The arrest of a migrant in Germany suspected of planning a major terrorist attack has prompted a campaign for the three Syrian refugees who captured him to be honoured.
Jaber al-Bakr who was suspected of plotting a bomb attack on a Berlin airport was reportedly found hanged on Wednesday while in police custody.
Police met with little resistance on Sunday night when they moved in to detain him because he had already been tied up by his captors.
After escaping from police surveillance, he had approached the men in Leipzig and asked for shelter, and was taken to the flat.
But the trio recognised him from public appeals.
One of the men, Mohamed A, was interviewed by RTL in Germany. He wore a hood and his face was not shown; the trio have not been identified for fear of reprisals.
“(On Sunday morning) we went swimming and on the way back we discovered from pictures on Facebook that he was the wanted person. When we came back to the apartment, we tied him up and called the police,” he said.
The men used an electric cable to tie him up after first overpowering him. They had realised the fellow Syrian they had agreed to help looked like the man police suspected of links to the so-called Islamic State.
They called the police, but speaking only Arabic had trouble making themselves understood. A visit to the police station followed.
“Because I don’t speak German it took time to explain to them. In the end I showed them the pictures and they knew what I was on about and they came and arrested him,” Mohamed A added.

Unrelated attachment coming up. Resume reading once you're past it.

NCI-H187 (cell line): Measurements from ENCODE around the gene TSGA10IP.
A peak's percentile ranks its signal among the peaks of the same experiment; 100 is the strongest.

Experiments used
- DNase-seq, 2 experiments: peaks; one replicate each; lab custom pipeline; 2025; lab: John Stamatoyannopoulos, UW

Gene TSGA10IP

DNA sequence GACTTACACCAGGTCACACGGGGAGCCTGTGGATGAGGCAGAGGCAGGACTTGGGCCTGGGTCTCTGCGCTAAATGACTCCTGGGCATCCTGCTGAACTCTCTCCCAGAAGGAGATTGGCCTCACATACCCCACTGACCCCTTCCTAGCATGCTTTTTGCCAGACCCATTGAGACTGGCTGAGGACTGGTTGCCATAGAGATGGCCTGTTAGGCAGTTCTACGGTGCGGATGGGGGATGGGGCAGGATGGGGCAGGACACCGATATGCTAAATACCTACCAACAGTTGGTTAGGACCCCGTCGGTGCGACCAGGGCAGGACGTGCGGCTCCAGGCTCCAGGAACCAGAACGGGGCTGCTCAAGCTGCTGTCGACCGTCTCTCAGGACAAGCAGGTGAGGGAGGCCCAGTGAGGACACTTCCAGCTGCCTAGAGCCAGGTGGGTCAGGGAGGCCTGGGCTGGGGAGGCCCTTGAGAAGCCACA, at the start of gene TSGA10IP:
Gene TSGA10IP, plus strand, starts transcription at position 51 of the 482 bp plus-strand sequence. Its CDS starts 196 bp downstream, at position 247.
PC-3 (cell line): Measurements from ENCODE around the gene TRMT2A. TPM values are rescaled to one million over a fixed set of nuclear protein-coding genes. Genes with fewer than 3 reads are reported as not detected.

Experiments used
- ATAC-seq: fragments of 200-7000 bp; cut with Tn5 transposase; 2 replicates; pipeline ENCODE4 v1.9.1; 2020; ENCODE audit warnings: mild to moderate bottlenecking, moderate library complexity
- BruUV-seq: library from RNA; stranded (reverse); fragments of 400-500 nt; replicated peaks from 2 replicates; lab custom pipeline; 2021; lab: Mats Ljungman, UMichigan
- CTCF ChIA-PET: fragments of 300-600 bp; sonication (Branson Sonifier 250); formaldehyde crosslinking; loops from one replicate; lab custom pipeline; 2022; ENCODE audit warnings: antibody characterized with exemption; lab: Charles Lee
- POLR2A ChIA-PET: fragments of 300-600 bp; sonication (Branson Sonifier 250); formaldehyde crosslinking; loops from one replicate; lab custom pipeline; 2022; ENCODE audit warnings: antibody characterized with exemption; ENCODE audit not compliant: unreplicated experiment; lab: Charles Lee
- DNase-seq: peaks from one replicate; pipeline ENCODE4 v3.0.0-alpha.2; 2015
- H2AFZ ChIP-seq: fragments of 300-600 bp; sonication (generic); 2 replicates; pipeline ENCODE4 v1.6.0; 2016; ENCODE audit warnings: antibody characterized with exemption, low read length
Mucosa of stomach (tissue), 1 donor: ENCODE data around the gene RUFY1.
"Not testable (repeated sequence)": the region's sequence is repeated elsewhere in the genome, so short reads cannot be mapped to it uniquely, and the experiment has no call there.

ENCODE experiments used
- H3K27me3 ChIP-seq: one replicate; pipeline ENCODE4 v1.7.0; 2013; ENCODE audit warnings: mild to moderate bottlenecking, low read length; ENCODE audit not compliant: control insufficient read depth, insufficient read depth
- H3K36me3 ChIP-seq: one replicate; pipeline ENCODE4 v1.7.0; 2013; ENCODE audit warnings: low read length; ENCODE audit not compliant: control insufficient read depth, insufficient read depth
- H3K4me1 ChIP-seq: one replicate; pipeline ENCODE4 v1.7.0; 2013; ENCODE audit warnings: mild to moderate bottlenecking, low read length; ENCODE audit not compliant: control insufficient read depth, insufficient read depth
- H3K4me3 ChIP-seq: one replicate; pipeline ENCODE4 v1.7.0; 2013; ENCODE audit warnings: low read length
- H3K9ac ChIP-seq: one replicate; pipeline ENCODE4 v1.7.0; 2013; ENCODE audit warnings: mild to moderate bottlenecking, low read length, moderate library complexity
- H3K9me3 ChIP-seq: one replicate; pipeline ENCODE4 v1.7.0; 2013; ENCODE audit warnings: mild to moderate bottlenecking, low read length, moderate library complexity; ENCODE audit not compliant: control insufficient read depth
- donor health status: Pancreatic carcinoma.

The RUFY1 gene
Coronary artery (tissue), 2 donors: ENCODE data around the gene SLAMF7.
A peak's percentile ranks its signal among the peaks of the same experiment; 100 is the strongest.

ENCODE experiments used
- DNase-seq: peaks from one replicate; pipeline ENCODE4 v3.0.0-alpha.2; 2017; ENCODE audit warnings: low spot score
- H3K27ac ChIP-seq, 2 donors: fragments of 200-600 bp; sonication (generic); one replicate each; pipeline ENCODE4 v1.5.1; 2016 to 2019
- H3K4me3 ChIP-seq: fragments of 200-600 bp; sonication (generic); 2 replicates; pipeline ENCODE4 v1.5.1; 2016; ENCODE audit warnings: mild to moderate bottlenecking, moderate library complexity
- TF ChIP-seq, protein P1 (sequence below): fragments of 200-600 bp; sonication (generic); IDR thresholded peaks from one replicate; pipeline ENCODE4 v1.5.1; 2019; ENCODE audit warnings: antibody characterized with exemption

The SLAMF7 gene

There have been calls from politicians and on social media for the three Syrians to be awarded the Federal Cross of Merit, and be granted asylum.
They say they refused to give in to their captive’s pleas.
“He tried to bribe us with money for us to release him. We told him we won’t let him go it doesn’t matter how much he pays,” Mohamed A said.
Al-Bakr appeared in court earlier this week.
Police had been looking for the 22-year-old after finding bomb-making equipment in a flat in Chemnitz.
The actions of the Syrians who captured him are being heralded as a rare good news story amid the migration crisis in Germany and Europe. Last year’s influx of nearly 900,000 migrants has raised fears about security, especially after some were involved in attacks in July.
“No one welcomes Syrians like this country,” Mohamed A said. “We respect this country and its people, its government and its laws. We don’t want something like this to happen here.”
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